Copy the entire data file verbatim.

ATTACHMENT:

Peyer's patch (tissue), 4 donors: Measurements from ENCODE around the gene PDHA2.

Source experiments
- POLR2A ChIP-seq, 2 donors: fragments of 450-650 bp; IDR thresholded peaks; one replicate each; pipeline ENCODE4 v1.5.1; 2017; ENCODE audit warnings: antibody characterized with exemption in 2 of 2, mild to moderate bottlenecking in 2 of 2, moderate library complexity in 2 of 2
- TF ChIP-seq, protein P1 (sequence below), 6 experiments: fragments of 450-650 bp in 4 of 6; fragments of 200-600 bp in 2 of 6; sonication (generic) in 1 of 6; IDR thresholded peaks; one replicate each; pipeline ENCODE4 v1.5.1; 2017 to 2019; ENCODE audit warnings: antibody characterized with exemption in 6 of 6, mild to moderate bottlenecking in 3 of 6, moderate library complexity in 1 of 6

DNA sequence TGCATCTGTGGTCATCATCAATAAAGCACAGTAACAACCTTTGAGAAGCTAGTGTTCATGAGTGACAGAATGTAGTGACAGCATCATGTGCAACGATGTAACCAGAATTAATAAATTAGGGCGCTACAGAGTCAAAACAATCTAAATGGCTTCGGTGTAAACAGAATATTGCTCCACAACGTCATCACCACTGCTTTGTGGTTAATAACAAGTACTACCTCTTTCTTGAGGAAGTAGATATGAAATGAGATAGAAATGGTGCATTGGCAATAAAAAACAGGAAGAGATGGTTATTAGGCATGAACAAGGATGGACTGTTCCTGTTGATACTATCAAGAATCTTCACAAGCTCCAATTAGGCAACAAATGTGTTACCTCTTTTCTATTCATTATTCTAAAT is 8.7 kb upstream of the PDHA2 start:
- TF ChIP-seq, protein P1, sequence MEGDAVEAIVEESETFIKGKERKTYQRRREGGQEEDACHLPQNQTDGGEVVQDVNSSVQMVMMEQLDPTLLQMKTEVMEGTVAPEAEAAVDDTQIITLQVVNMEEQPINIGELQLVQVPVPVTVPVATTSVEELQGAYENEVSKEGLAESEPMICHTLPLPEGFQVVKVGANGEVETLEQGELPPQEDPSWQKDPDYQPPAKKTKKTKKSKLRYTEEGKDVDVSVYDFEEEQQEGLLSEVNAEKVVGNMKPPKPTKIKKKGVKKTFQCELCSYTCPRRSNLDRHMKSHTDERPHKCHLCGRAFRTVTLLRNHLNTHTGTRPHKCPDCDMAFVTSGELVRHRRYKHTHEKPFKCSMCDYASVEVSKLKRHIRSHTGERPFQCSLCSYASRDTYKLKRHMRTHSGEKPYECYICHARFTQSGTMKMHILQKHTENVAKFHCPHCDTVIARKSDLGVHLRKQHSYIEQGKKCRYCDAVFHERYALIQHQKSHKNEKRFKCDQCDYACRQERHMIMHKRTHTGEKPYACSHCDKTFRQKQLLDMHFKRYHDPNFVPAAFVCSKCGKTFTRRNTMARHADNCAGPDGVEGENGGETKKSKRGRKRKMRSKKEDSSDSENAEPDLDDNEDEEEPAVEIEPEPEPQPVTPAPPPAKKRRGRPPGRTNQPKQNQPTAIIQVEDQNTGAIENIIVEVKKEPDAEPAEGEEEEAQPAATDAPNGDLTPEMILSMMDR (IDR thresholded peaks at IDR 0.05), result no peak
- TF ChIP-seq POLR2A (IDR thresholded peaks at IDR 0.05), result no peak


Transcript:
Peyer's patch (tissue), 4 donors: Measurements from ENCODE around the gene PDHA2.

Source experiments
- POLR2A ChIP-seq, 2 donors: fragments of 450-650 bp; IDR thresholded peaks; one replicate each; pipeline ENCODE4 v1.5.1; 2017; ENCODE audit warnings: antibody characterized with exemption in 2 of 2, mild to moderate bottlenecking in 2 of 2, moderate library complexity in 2 of 2
- TF ChIP-seq, protein P1 (sequence below), 6 experiments: fragments of 450-650 bp in 4 of 6; fragments of 200-600 bp in 2 of 6; sonication (generic) in 1 of 6; IDR thresholded peaks; one replicate each; pipeline ENCODE4 v1.5.1; 2017 to 2019; ENCODE audit warnings: antibody characterized with exemption in 6 of 6, mild to moderate bottlenecking in 3 of 6, moderate library complexity in 1 of 6

DNA sequence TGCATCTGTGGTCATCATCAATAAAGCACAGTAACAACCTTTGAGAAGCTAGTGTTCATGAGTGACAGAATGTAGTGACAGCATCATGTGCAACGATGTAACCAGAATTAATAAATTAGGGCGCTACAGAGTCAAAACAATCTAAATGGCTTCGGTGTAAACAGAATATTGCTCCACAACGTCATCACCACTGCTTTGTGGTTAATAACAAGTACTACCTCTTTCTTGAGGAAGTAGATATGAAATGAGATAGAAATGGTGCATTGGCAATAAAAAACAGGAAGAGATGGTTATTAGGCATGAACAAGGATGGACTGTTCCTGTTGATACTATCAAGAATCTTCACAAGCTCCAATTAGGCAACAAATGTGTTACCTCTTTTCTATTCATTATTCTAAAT is 8.7 kb upstream of the PDHA2 start:
- TF ChIP-seq, protein P1, sequence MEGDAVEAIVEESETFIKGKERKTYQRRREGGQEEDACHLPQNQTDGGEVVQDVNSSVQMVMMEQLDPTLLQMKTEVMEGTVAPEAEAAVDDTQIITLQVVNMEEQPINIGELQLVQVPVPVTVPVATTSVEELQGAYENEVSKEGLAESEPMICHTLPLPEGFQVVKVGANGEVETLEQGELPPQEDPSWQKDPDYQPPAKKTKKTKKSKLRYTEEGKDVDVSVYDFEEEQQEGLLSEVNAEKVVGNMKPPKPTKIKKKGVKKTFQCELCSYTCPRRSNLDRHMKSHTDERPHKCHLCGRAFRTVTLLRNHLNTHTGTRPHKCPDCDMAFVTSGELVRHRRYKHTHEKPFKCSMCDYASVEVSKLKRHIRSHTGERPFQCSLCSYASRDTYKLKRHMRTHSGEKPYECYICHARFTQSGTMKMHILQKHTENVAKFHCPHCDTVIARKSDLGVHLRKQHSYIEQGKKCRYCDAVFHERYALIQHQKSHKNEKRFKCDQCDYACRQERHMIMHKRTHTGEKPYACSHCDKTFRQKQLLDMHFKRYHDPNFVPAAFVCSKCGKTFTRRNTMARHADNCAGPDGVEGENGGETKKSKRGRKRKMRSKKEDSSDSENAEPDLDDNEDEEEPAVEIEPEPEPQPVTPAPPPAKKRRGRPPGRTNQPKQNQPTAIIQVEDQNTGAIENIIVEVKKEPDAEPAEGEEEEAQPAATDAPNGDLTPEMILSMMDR (IDR thresholded peaks at IDR 0.05), result no peak
- TF ChIP-seq POLR2A (IDR thresholded peaks at IDR 0.05), result no peak